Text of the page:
There is large controversy over the "STEM" subjects (Science Technology Engineering and Mathematics) because they are so much harder to achieve in. If you don't believe me look it up, there are a large amount of studies conducted by psychologists on the matter, as well as government inquiries.

I'm sitting my A levels right now and all I have done is constant studying: friends and family complain that they don't see me anymore because I always have some form of studying to do. I have no free time, and I haven't watched TV for a long time as I always have something to do.

Also, I attend an FE college, and lose 3 hours per day in travel, probably 4 when you factor in waiting for the bus etc, it is literally destroying what was a healthy and thriving social life.
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Swanbow
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The fact is GCSEs are easy. I'm not a particularly intelligent guy but some of the multiple choice questions for AQA Core Science were laughable i.e. why shouldn't a person get too many x-rays, A) He will glow in the dark. I even managed to do the first few pages of a mock foundation level French exam without any real knowledge of the language as the question were so very basic. The gap between them and A-level is wider than between A-level and degree in a lot of cases. GCSEs are practically useless at preparing you for Sixth form, hence why people see there grades drop by quite a bit.
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Aspiringlawstudent
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(Original post by Ollie113)
And what A levels did you do? Oh Law.

There is large controversy over the "STEM" subjects (Science Technology Engineering and Mathematics) because they are so much harder to achieve in. If you don't believe me look it up, there are a large amount of studies conducted by psychologists on the matter, as well as government inquiries.

I'm sitting my A levels right now and all I have done is constant studying: friends and family complain that they don't see me anymore because I always have some form of studying to do. I have no free time, and I haven't watched TV for a long time as I always have something to do.

Also, I attend an FE college, and lose 3 hours per day in travel, probably 4 when you factor in waiting for the bus etc, it is literally destroying what was a healthy and thriving social life.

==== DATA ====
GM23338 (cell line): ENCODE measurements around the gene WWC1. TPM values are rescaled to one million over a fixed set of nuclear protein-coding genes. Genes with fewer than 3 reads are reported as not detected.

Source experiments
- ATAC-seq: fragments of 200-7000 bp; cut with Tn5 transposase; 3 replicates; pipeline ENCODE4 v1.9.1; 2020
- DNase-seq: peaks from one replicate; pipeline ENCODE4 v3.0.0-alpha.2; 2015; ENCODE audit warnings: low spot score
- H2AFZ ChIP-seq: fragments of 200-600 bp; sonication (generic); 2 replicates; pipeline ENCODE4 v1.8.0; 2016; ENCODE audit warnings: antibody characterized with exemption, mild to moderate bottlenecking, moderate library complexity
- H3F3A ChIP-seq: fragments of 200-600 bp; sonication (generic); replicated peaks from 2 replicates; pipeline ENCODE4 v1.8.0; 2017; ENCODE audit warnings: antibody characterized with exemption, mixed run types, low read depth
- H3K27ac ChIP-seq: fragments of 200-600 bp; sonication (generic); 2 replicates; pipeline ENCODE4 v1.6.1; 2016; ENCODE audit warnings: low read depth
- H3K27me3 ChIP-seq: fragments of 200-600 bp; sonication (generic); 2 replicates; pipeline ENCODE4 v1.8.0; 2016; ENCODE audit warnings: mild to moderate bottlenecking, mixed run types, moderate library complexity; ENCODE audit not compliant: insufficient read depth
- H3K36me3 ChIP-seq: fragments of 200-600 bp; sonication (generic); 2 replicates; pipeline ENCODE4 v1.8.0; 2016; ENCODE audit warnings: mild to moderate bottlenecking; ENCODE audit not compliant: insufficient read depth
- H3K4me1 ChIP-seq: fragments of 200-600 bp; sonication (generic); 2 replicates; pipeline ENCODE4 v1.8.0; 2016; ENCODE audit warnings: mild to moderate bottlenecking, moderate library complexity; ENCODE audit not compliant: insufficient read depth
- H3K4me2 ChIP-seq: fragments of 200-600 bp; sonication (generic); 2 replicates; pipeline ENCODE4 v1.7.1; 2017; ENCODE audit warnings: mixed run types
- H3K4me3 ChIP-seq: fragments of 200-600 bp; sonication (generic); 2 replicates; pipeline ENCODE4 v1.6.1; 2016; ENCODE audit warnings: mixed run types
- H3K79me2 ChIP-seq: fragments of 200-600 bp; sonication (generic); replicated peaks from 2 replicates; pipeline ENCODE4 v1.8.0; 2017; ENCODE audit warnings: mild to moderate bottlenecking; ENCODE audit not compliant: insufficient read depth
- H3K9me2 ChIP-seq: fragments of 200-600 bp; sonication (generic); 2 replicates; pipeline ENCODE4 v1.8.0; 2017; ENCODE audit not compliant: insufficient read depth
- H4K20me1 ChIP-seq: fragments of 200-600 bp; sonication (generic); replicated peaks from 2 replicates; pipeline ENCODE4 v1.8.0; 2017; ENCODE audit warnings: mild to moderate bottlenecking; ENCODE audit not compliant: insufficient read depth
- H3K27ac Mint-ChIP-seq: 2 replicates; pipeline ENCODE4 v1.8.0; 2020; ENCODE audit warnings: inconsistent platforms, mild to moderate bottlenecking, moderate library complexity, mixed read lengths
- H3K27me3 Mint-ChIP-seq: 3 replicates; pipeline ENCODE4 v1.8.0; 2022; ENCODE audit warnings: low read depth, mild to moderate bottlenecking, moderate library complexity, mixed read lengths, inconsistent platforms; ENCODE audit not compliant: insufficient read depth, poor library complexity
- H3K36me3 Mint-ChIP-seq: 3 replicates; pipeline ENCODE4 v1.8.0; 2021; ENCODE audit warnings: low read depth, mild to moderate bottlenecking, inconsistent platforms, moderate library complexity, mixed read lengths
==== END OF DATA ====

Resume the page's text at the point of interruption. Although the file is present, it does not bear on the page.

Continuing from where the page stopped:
I also sat those well-known 'soft' A-levels English Literature and History. Oh wait :rolleyes: And now I do that famous mickey mouse degree: law.

I went to an FE college too.
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Muppet Science
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GCSEs are pretty easy though tbh. A single run through past papers and mark schemes, with a basic knowledge of the content is decent preparation for a lot of people. Compare that to A-levels and well... good luck.

Although as you said the government targets are low it was doubtful that the target would be high and, as a previous poster said, GCSEs are graded on average - A-levels not so much, though I'm not very familiar with how exams are graded etc.
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Billton
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(Original post by Clare~Bear)
Why do people complain that gcses are too easy? I've seen several threads about it.

If they were easy, then the majority of 16 year olds would have at least 10. Instead the government target is 5Cs for everyone. I went to the best high school in my town but not even 50% of kids there got 5Cs!

I do agree that for the top students they are too easy and not a good way to prepare them for a-levels. But then if you're capable of all A*s why don't you go somewhere you can do IGCSEs if you think gcses are too easy for you?

And before you say anything i'm in my A2 year, so I have experienced gcses and A-levels.
I think GCSEs were quite easy, but after 3 years at uni, I look back and think my A levels weren't as hard as I made out. I think it's just the natural progression through education.
I don't think people should be allowed to resit at GCSE though.

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Delphinus
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(Original post by Clare~Bear)
Why do people complain that gcses are too easy? I've seen several threads about it.

If they were easy, then the majority of 16 year olds would have at least 10. Instead the government target is 5Cs for everyone. I went to the best high school in my town but not even 50% of kids there got 5Cs!

I do agree that for the top students they are too easy and not a good way to prepare them for a-levels. But then if you're capable of all A*s why don't you go somewhere you can do IGCSEs if you think gcses are too easy for you?

And before you say anything i'm in my A2 year, so I have experienced gcses and A-levels.
because, for example, part of my science GCSE was multiple choice, and easy multiple choice at that.

easy, when you think back.
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Ollie113
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(Original post by Aspiringlawstudent)